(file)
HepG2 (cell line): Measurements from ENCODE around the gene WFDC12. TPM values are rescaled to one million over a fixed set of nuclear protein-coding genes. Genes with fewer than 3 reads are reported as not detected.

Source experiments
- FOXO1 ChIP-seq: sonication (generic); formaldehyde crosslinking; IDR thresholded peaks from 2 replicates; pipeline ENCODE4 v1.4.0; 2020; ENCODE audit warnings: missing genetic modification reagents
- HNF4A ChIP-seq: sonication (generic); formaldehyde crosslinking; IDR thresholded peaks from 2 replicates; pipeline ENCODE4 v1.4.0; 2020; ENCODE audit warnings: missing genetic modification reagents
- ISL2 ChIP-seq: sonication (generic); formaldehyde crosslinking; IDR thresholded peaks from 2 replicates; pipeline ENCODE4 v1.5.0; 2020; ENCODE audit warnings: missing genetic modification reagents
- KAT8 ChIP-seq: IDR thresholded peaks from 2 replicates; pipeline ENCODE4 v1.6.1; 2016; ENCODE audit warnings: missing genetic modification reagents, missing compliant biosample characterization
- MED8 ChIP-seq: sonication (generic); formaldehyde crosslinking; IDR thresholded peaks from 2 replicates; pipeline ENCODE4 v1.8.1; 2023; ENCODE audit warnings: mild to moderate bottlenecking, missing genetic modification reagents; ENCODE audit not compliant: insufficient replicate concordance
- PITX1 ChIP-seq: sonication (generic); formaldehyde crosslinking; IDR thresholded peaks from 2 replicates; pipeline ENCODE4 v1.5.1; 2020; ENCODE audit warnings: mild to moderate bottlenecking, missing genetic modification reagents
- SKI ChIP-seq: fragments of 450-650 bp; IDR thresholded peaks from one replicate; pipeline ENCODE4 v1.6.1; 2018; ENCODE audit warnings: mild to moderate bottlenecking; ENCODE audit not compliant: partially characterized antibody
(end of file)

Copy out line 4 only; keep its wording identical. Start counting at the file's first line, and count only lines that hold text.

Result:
- HNF4A ChIP-seq: sonication (generic); formaldehyde crosslinking; IDR thresholded peaks from 2 replicates; pipeline ENCODE4 v1.4.0; 2020; ENCODE audit warnings: missing genetic modification reagents